Service lived forever.

There is no “cause” for this. Except, possibly, the effect: desire already spreading along new lines, multiplying endlessly.

Service was a free zone, pop lab, gang turf and permanent vacation. Never an object, always a territory, like the uncertainty principle. That’s the main lesson I’ve been teaching. In that sense I gave to you my life, my ambition, my hope. And some haine of course.

And, as promised, Service is deterritorialising. Both are carbon, remember: the diamond turns into a pencil. It’s traces shaping nomadic paths.

And I hope the music become weapons in the hands of new partisans.

Now take it, it’s yours.
Ola Borgström, 2012


​It’s almost a year since Service closed its doors. A company born out of ambition and gang spirit, the Gothenburg (and later Stockholm) based boutique label, founded by one Ola Borgström in 2001, released some of the most important alt. pop records of the past decade. From the sadly departed Studio to the people’s prince of heartbreak Jens Lekman, Service provided the original blueprint that would go on to shape the Swedish underground scene throughout the early 00′s and, in turn, birthed three equally impressive (and inventive) labels – Sincerely Yours, Information and, more recently, US-based Cascine.

Jeff Bratton, Cascine’s founder, ended up running the spin-off label after PRing Service in the US. “For me as a lover of pop music, Service was one of the most influential European labels of the 2000s. Their vision for the genre was so rogue and so stylish. Service was a lifestyle. Like great labels before them – Creation, Factory, Sarah Records, etc. – a sense of culture existed around Service. This was intriguing. Cascine grew out of this approach – an extension of our admiration of labels with a focused aesthetic.”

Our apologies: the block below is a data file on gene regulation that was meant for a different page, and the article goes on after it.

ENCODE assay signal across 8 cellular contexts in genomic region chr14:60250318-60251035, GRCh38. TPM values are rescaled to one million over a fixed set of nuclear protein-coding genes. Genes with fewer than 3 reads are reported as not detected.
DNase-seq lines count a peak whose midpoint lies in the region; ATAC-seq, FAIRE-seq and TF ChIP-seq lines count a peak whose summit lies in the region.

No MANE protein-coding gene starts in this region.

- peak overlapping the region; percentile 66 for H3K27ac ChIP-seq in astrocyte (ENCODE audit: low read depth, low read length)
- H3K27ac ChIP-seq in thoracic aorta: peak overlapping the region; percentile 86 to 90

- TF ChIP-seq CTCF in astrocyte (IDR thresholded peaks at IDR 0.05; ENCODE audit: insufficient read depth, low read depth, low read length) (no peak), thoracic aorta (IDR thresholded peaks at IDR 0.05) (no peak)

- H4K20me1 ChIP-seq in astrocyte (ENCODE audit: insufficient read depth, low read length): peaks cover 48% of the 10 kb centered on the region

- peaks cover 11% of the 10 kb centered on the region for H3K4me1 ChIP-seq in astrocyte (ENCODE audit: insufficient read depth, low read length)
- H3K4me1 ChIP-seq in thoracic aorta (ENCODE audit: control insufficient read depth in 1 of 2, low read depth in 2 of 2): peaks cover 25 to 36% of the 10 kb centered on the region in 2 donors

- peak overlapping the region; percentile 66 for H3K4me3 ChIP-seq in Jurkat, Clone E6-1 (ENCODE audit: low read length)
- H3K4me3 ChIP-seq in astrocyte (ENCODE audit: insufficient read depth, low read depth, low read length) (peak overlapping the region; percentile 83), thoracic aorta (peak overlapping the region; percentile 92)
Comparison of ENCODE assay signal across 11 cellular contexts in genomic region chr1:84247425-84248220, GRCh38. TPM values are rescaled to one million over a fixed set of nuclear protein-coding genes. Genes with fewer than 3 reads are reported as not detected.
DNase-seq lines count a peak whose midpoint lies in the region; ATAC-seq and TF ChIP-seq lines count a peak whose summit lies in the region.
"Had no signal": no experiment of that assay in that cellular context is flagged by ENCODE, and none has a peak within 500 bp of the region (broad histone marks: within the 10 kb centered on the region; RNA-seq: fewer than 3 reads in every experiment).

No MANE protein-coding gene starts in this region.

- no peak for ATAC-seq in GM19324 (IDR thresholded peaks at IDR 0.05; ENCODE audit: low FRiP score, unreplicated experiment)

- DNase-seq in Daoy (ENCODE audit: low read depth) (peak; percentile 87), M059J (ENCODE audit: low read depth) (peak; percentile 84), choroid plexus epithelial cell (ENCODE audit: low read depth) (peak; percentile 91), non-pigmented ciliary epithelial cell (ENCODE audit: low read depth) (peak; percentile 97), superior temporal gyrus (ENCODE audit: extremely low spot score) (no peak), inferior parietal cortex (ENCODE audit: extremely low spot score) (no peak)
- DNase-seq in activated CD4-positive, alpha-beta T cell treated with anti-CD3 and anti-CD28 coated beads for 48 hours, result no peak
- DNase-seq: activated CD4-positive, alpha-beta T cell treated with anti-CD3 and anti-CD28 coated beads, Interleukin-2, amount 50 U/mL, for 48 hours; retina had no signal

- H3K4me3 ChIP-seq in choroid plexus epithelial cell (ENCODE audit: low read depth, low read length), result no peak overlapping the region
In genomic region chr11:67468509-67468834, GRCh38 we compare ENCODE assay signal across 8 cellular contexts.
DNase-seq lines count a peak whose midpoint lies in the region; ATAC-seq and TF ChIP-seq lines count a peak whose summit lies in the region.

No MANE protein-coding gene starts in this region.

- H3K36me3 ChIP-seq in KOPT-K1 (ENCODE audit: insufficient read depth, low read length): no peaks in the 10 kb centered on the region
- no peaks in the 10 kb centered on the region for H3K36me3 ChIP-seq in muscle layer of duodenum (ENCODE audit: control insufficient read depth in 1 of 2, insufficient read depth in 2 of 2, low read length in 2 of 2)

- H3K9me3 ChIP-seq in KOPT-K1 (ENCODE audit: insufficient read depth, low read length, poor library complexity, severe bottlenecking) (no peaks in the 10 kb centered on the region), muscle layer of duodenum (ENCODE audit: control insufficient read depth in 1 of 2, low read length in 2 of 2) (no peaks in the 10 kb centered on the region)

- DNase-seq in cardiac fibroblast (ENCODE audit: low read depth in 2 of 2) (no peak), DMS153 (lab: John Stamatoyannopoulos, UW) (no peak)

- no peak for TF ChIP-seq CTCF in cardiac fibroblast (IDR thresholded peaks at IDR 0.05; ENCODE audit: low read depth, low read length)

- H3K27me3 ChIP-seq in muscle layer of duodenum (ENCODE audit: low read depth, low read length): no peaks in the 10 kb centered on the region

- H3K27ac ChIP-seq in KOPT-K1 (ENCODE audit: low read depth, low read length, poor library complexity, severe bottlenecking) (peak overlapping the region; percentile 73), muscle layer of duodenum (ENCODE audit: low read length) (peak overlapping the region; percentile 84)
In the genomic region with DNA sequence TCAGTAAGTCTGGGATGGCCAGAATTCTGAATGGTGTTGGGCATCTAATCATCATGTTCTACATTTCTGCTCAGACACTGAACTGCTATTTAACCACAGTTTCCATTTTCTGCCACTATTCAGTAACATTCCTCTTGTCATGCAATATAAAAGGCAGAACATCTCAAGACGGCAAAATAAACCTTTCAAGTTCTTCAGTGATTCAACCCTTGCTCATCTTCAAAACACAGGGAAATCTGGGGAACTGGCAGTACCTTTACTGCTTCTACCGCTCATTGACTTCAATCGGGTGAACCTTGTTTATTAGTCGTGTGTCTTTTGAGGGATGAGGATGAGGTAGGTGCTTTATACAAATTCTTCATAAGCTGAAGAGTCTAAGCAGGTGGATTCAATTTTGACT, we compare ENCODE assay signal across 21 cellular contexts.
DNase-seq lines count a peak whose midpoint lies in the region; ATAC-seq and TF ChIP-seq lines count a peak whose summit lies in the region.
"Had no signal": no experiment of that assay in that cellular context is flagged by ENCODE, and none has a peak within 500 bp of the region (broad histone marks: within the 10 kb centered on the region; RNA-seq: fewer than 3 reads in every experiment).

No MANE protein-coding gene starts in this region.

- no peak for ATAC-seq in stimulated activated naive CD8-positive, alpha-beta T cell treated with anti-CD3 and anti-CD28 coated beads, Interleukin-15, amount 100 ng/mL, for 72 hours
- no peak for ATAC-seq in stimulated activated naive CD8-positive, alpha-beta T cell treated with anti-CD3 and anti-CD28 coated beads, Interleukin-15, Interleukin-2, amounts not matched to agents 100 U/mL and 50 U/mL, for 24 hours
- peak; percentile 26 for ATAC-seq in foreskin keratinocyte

This month, Cascine pays tribute to one of the Gothernberg greats via a reissue of Boat Club’s Caught The Breeze, a record that’s endured since its 2007 release. Bratton tells of his love for the record - ”Caught the Breeze is an undisputed gem that captures a really lovely slice of ’00s Gothenburg. It’s music for dreamers – subtle, wistful, transportive. Of all the incredible stuff coming out of that scene, the Boat Club material resonated with me the most.”

Call it what you want (as long as it’s not ‘Balearic’), the tropical undercurrent aligned with naked ambition that rippled through Service’s early output still hits as hard today as it did back in 2001 when Studio released their debut single ‘The End Of Fame’. “Try making a ring tone out of this, you bastards”, they said.

Here, we offer up ten albums from the Service family that attempt to capture the beauty of this indescribable, fluctuating, mad sound that melts our hearts, alongside an exclusive mix from Best Fit founder and former Service associate Rich Thane with artwork by long-time Service collaborator and artist Alexander Palmestål.